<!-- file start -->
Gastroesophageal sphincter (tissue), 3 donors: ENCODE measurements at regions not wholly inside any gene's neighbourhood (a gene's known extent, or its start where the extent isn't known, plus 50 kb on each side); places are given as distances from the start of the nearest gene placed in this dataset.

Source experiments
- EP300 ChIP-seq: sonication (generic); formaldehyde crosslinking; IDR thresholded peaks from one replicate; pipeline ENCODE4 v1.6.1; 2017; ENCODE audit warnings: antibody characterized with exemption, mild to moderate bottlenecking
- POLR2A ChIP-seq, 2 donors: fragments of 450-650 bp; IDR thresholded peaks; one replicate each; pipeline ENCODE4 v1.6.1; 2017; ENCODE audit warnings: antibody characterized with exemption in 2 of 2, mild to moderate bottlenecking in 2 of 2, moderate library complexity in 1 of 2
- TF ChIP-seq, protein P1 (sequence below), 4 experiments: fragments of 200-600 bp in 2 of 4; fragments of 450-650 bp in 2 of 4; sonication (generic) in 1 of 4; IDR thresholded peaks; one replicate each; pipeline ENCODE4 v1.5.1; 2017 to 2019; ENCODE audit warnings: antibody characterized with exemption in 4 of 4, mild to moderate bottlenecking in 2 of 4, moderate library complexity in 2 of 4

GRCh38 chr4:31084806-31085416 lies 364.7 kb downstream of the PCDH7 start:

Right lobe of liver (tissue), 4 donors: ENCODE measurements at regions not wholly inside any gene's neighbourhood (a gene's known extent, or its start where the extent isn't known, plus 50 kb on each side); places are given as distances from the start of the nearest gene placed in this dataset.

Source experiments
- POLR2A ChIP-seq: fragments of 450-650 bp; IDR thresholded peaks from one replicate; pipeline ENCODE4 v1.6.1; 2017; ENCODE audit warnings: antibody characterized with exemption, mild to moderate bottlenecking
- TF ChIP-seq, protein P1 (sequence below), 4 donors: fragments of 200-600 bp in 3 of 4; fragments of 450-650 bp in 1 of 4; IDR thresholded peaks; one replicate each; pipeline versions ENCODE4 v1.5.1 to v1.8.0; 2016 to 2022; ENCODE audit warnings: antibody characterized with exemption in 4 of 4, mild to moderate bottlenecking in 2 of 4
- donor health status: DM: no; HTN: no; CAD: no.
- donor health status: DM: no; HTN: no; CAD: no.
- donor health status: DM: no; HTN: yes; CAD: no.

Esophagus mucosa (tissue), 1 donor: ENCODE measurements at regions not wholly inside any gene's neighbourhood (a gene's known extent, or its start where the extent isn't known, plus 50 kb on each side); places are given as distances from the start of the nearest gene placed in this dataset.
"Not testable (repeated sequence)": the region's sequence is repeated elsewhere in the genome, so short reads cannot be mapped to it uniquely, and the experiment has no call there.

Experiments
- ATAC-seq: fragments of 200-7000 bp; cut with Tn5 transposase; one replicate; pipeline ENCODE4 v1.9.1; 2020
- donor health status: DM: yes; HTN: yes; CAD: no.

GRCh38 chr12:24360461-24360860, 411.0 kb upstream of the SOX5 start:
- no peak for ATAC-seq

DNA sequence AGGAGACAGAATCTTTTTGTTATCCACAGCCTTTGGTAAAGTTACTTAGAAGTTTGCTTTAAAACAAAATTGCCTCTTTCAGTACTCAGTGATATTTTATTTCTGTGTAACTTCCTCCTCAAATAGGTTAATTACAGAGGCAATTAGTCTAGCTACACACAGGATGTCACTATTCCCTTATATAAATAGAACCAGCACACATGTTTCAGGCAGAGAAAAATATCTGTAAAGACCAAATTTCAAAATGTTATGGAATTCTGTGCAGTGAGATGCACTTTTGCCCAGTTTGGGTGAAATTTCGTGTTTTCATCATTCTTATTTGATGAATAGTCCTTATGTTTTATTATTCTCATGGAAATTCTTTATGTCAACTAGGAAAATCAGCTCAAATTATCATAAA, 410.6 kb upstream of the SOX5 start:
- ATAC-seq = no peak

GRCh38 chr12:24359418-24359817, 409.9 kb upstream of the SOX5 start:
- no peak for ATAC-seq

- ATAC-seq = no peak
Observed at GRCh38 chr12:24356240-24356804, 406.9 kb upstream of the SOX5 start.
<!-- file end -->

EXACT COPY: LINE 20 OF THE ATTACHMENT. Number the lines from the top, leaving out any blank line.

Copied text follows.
- no peak for ATAC-seq